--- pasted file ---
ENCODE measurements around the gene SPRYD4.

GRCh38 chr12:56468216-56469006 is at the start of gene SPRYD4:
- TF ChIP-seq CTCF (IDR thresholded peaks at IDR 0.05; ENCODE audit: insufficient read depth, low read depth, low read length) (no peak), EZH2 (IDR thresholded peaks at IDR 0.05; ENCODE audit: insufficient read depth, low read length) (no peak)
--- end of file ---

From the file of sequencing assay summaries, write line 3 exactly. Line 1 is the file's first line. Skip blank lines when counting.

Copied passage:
- TF ChIP-seq CTCF (IDR thresholded peaks at IDR 0.05; ENCODE audit: insufficient read depth, low read depth, low read length) (no peak), EZH2 (IDR thresholded peaks at IDR 0.05; ENCODE audit: insufficient read depth, low read length) (no peak)